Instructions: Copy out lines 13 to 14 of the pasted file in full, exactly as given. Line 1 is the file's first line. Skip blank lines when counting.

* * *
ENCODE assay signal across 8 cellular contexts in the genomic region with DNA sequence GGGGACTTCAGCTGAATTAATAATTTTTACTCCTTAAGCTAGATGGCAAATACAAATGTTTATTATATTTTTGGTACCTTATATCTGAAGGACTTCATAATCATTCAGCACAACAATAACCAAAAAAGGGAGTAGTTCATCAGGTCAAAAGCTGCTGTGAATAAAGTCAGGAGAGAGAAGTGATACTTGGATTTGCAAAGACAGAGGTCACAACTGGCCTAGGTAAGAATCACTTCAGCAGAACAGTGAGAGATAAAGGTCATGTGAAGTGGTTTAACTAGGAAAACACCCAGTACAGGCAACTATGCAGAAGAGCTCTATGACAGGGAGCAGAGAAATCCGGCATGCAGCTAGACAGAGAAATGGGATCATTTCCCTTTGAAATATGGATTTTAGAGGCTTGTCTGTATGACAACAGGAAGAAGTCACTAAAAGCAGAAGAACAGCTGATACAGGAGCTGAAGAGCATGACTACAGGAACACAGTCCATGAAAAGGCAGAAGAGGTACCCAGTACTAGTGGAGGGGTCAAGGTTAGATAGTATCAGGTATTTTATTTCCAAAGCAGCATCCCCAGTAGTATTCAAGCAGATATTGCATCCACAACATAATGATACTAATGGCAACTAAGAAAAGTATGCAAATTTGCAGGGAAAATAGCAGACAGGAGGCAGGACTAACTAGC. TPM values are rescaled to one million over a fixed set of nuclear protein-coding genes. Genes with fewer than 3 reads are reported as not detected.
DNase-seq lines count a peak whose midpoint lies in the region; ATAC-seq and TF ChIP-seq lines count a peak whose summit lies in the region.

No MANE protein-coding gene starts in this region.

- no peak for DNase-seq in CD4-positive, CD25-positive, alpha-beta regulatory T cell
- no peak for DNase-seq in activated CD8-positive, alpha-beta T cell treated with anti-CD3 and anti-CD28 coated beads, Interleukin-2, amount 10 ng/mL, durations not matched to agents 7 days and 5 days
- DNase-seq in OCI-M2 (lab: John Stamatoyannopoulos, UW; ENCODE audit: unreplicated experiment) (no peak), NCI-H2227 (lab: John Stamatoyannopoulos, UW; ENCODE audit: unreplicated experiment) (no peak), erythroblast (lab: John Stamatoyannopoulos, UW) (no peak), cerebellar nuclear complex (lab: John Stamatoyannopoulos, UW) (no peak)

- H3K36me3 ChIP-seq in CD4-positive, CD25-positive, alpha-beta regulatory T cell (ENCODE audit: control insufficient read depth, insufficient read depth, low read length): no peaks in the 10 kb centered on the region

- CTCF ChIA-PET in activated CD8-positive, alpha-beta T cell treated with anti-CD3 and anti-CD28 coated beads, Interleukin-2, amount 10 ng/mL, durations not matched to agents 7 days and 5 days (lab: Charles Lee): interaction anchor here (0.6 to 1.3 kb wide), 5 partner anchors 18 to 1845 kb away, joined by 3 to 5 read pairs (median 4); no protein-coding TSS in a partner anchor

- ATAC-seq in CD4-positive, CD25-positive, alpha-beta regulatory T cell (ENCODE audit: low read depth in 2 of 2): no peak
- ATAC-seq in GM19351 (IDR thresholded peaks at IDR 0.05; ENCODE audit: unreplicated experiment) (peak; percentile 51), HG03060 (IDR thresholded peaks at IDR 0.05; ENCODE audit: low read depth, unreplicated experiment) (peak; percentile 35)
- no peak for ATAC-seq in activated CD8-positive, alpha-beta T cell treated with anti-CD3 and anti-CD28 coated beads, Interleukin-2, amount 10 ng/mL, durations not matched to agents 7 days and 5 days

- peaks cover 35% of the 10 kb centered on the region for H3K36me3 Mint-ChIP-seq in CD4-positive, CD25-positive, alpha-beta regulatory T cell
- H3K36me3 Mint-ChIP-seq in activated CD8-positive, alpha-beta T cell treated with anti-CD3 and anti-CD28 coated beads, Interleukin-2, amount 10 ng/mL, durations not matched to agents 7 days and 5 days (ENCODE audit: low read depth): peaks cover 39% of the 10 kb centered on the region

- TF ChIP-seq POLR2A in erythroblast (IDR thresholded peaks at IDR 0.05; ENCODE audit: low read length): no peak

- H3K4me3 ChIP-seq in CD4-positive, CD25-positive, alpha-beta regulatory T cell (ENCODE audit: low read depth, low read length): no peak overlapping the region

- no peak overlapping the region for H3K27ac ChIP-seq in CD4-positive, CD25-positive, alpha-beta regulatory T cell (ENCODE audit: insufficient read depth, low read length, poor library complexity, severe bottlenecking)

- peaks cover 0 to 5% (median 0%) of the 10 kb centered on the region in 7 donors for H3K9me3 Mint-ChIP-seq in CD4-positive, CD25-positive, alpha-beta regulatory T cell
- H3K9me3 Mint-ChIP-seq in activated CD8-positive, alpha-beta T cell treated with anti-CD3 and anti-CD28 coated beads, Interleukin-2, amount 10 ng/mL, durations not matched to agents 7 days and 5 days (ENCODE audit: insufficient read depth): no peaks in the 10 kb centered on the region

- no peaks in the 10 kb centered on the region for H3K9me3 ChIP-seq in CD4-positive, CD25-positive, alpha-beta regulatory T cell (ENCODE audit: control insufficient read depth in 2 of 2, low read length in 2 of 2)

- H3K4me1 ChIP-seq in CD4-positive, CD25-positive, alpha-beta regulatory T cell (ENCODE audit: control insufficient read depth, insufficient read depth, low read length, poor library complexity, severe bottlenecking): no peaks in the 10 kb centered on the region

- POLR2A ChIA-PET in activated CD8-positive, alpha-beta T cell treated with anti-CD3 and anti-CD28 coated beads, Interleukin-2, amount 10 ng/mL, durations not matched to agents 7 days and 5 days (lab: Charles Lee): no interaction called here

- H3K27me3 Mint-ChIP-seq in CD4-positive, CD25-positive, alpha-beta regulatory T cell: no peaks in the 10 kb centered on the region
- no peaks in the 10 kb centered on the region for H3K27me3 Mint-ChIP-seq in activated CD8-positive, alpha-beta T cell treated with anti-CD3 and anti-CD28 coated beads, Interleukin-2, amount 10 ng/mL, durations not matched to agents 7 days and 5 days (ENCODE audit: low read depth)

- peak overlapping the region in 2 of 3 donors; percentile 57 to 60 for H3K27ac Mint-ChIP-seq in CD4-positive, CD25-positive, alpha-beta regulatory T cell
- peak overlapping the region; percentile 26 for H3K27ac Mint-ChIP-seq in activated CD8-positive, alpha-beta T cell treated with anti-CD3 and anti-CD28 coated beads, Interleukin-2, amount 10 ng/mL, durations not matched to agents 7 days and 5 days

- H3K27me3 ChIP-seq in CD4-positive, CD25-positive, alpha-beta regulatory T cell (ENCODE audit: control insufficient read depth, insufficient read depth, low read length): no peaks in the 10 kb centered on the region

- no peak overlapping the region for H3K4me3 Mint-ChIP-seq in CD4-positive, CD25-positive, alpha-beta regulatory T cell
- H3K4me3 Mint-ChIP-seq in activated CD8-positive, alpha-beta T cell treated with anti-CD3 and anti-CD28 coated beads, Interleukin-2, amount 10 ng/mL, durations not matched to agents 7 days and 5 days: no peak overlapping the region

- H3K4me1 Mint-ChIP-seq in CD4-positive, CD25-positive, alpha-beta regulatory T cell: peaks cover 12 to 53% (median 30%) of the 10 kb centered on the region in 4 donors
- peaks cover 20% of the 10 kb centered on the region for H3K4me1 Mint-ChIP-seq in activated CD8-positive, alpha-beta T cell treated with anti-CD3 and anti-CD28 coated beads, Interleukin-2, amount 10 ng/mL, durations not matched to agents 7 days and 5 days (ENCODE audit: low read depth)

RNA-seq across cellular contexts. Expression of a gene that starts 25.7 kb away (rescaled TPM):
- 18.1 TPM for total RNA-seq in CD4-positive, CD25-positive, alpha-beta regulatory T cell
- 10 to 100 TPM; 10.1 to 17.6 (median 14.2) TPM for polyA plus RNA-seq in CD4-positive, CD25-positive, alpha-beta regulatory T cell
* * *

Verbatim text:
- H3K36me3 Mint-ChIP-seq in activated CD8-positive, alpha-beta T cell treated with anti-CD3 and anti-CD28 coated beads, Interleukin-2, amount 10 ng/mL, durations not matched to agents 7 days and 5 days (ENCODE audit: low read depth): peaks cover 39% of the 10 kb centered on the region

- TF ChIP-seq POLR2A in erythroblast (IDR thresholded peaks at IDR 0.05; ENCODE audit: low read length): no peak